Psychopharmacology  2012;222(4):701-708.
The perception that smoking relieves negative affect contributes to smoking persistence. Endogenous opioid neurotransmission, and the µ-opioid receptor (MOR) in particular, plays a role in affective regulation and is modulated by nicotine.
We examined the relationship of µ-opioid receptor binding availability in the amygdala to the motivation to smoke for negative affect relief and to the acute effects of smoking on affective responses.
Twenty-two smokers were scanned on two separate occasions after overnight abstinence using [11C]carfentanil positron emission tomography imaging: after smoking a nicotine-containing cigarette and after smoking a denicotinized cigarette. Self-reports of smoking motives were collected at baseline, and measures of positive and negative affect were collected pre- and post- cigarette smoking.
Higher MOR availability in the amygdala was associated with motivation to smoke to relieve negative affect. However, MOR availability was unrelated to changes in affect after smoking either cigarette.
Increased MOR availability in amygdala may underlie the motivation to smoke for negative affective relief. These results are consistent with previous data highlighting the role of µ-opioid receptor neurotransmission in smoking behavior.
PMCID: PMC3670416  PMID: 22389047
Smoking motivation; µ-opioid receptor; amygdala; affect regulation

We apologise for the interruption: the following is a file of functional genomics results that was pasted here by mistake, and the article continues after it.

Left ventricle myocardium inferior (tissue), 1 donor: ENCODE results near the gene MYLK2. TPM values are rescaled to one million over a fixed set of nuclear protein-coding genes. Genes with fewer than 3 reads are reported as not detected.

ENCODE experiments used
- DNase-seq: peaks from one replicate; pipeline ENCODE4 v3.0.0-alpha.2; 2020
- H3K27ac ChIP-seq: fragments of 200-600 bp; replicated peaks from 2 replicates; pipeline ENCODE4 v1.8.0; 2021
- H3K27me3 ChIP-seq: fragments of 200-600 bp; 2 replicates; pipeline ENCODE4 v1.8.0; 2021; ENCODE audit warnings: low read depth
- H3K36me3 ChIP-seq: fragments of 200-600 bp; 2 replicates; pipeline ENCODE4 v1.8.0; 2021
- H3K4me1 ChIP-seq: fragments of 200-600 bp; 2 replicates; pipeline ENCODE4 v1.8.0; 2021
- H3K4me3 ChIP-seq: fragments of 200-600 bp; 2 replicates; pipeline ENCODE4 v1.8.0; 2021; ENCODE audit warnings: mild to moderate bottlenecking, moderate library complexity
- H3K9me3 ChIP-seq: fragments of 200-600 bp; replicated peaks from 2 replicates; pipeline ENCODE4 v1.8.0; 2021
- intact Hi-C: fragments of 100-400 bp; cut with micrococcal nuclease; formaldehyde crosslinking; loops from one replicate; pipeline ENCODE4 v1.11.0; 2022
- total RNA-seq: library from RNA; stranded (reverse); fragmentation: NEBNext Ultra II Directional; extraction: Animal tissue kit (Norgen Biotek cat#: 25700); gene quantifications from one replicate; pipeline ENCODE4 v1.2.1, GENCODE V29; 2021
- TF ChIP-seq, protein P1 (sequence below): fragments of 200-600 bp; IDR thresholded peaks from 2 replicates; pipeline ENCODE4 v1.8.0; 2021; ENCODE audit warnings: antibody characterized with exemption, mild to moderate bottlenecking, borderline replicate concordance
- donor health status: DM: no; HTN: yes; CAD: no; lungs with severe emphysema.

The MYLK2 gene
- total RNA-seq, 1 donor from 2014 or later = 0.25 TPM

25.  Pharmacogenetic Association of the Galanin Receptor (GALR1) SNP rs2717162 with Smoking Cessation 
Neuropsychopharmacology  2012;37(7):1683-1688.
Galanin modulates dopaminergic neurotransmission in the mesolimbic dopamine system, thereby influencing the rewarding effects of nicotine. Variants in the galanin receptor 1 (GALR1) gene have been associated with retrospective craving severity and heaviness of smoking in prior research. We investigated pharmacogenetic associations of the previously studied GALR1 polymorphism, rs2717162, in 1217 smokers of European ancestry who participated in one of three pharmacogenetic smoking cessation clinical trials and were treated with nicotine patch (n=623), nicotine nasal spray (n=189), bupropion (n=213), or placebo (n=192). The primary endpoint was abstinence (7-day point prevalence, biochemically confirmed) at the end of treatment. Cravings to smoke were assessed on the target quit day (TQD). The longitudinal regression model revealed a significant genotype by treatment interaction (P=0.03). There was a reduced odds of quitting success with the presence of at least one minor (C) allele in the bupropion-treated group (OR=0.43; 95% CI=0.22–0.77; P=0.005) but equivalent quit rates by genotype in the nicotine-replacement therapy groups. This genotype by treatment interaction was reproduced in a Cox regression model of time to relapse (P=0.04). In the bupropion trial, smokers carrying the C allele also reported more severe TQD cravings. Further research to identify functional variants in GALR1 and to replicate pharmacogenetic associations is warranted.
PMCID: PMC3358736  PMID: 22373943
nicotine; addiction; craving; pharmacogenetics; galanin receptor; behavioral science; neurogenetics; pharmacogenetics / pharmacogenomics; psychiatry & behavioral sciences; nicotine; addiction; craving; pharmacogenetics; galanin receptor 1